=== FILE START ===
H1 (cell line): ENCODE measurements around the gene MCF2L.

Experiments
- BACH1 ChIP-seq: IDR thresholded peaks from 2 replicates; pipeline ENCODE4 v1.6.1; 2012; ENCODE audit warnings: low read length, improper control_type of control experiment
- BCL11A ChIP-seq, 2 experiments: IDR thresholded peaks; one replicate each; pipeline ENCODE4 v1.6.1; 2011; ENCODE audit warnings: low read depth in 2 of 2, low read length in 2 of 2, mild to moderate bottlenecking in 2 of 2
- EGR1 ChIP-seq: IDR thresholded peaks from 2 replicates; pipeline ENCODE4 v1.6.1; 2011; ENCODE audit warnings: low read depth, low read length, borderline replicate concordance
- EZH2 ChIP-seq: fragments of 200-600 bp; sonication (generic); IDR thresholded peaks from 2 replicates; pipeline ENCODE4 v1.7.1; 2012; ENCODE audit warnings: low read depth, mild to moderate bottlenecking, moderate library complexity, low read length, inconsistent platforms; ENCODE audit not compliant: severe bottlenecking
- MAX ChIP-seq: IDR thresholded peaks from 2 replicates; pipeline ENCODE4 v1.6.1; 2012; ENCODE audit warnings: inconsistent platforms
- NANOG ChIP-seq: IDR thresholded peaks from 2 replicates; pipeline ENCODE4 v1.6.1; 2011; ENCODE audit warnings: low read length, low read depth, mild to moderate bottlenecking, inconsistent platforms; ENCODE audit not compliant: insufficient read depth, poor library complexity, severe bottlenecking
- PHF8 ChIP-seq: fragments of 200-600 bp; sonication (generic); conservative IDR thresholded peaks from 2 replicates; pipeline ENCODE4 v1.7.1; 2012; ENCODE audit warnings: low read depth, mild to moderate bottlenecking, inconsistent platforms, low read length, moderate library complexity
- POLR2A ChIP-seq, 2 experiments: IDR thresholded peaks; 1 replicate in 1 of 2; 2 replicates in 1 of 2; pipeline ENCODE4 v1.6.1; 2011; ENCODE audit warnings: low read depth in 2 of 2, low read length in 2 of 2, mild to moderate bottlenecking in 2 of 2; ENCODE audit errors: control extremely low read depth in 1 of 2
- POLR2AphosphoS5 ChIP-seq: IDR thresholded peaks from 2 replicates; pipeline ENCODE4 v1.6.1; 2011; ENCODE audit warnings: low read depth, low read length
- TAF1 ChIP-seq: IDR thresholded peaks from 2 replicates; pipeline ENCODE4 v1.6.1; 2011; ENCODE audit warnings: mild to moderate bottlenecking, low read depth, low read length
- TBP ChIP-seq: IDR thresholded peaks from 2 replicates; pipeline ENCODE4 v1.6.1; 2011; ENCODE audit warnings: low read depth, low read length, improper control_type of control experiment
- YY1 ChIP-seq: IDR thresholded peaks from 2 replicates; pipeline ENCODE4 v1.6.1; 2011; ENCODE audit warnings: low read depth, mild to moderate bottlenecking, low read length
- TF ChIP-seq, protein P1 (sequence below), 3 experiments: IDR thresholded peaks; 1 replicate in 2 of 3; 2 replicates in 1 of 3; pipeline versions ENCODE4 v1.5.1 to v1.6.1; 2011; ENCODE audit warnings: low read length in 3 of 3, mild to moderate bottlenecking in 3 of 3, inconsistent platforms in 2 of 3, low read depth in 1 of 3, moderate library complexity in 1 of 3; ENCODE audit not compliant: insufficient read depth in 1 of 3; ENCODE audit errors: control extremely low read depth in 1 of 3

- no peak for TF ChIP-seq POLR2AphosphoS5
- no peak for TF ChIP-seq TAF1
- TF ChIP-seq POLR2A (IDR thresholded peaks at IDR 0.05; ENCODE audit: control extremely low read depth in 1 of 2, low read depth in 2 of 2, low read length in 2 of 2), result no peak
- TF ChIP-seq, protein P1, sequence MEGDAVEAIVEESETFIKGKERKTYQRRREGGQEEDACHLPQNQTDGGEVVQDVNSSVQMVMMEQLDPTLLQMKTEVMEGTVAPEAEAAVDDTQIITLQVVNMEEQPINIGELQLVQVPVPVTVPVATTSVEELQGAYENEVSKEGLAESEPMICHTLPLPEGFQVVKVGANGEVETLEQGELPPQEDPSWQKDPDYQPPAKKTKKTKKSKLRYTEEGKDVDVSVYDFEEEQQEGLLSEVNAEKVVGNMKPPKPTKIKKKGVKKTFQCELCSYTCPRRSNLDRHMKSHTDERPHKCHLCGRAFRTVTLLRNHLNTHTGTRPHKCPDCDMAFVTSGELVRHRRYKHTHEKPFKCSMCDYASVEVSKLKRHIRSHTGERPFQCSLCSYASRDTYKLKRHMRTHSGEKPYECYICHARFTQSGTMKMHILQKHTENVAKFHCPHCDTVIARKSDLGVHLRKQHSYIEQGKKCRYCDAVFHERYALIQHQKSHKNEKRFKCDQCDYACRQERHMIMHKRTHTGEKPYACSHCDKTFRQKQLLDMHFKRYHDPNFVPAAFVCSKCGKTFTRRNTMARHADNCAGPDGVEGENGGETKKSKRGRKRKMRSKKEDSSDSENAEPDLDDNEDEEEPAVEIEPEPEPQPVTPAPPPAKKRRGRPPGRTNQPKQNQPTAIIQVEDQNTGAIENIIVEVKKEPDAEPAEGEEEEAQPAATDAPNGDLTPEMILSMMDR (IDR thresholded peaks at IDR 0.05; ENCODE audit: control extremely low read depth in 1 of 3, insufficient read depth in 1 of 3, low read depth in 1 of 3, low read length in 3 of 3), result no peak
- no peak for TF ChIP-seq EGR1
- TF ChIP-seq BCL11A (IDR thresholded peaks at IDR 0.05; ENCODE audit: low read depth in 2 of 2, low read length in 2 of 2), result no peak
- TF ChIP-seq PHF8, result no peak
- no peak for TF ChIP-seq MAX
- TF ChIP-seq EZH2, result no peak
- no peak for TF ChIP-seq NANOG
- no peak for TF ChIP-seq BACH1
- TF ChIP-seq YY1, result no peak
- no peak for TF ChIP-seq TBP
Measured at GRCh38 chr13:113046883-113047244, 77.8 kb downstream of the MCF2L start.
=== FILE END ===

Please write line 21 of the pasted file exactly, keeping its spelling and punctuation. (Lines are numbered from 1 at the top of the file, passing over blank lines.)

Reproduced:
- TF ChIP-seq BCL11A (IDR thresholded peaks at IDR 0.05; ENCODE audit: low read depth in 2 of 2, low read length in 2 of 2), result no peak